Agave plants are succulents that feature thick, water-filled leaves. They thrive in dry, hot conditions and can live for long periods without water. If the weather is too harsh, agave plants becomes dormant, shedding leaves until they take in water again. Agave plants can also suffer from a variety of diseases and pest infestations. Examining your agave plant's symptoms is the best way to determine the best treatment to nurse the plant back to health.
Examine the leaves of the agave plant for black areas. Freezing causes the agave leaves to turn black, eventually drying and falling off. Usually the agave plant recovers from external freeze damage when freezing temperatures only last a few hours.
Transplant the agave near the house or in a patio area that receives warmth from the house. Carefully remove the agave plant from the soil using a garden shovel.
Choose a well-drained area and plant the agave so that the agave tissue remains above the soil. Succulents planted too deeply cannot establish roots and eventually die.
Examine the agave for yellowing leaves and dropping leaves. Excessive sunlight causes these symptoms.
Transplant the agave to an area with partial shade following the instructions in Section 1, Steps 2 and 3.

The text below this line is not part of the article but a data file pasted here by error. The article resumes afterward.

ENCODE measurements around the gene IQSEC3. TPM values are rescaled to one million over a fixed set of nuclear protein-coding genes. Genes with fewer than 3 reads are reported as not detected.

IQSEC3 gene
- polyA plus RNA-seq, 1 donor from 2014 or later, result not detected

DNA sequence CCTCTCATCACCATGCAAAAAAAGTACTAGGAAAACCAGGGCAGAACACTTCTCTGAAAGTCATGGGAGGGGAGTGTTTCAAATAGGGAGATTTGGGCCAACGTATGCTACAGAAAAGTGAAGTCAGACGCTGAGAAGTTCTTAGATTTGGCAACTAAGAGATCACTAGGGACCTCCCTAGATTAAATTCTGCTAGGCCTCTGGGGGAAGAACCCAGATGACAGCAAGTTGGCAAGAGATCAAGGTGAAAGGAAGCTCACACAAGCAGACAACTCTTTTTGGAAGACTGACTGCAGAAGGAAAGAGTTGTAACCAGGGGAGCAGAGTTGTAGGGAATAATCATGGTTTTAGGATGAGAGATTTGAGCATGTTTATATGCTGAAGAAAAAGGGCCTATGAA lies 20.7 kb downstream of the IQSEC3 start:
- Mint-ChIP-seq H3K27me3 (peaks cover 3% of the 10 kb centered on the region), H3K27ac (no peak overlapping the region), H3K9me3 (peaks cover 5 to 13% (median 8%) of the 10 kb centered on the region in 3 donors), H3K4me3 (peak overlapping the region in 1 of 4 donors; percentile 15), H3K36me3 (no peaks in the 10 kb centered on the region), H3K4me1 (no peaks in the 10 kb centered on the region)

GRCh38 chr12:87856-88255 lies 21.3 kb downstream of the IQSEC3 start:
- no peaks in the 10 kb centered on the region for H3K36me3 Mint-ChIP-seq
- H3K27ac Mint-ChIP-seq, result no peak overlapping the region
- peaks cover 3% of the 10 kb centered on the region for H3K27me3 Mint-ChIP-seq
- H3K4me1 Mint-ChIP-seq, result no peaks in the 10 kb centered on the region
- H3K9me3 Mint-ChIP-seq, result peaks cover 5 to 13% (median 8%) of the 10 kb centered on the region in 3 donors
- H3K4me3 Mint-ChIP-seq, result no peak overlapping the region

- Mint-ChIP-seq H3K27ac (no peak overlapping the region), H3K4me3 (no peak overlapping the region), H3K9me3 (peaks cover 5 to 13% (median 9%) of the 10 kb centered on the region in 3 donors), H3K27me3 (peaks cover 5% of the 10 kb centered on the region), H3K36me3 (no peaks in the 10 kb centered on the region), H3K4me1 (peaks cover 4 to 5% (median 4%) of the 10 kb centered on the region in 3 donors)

Choose areas for transplanting where pine and oaks give partial shade or in an area protected from direct sunlight.
Examine your agave plant for orange or red spores or lesions on the leaves and leaf tops. Lesions form as a result of the spores. Wet weather is the cause of anthracnose, causing spores to spread over the plant from wind and rain.
Remove the leaf and avoid watering the plant with a sprinkler if you find spores or lesions.
Protect the agave from the rain with a plastic covering until the lesions disappear.
Check for soft, dark spots on the upper area of your agave plant. A fungus from the Helminthosporium species forms spores that infect the agave when carried by wind and rain, resulting in leaf rotting.
Apply fungicides to diminish the spread of the fungus by spraying both the upper and lower portions of the leaves. Spray fungicides around the agave base also.
Remove excessively infected plants to prevent spreading the spores to other plants.
Examine the agave plant for wilted or yellow, scarred leaves. Female weevils lay eggs inside the base of the plant, causing wilting leaves and plant collapse from surface wounds, while the agave plant bug causes yellow leaves.
Apply broad-spectrum insecticides in the spring to control the agave weevil and plant bugs.
Spray the insecticides around the plant base to thoroughly destroy any weevils living in the soil. Spray the insecticide on the upper and lower surfaces of all leaves to prevent agave bug plant infestation.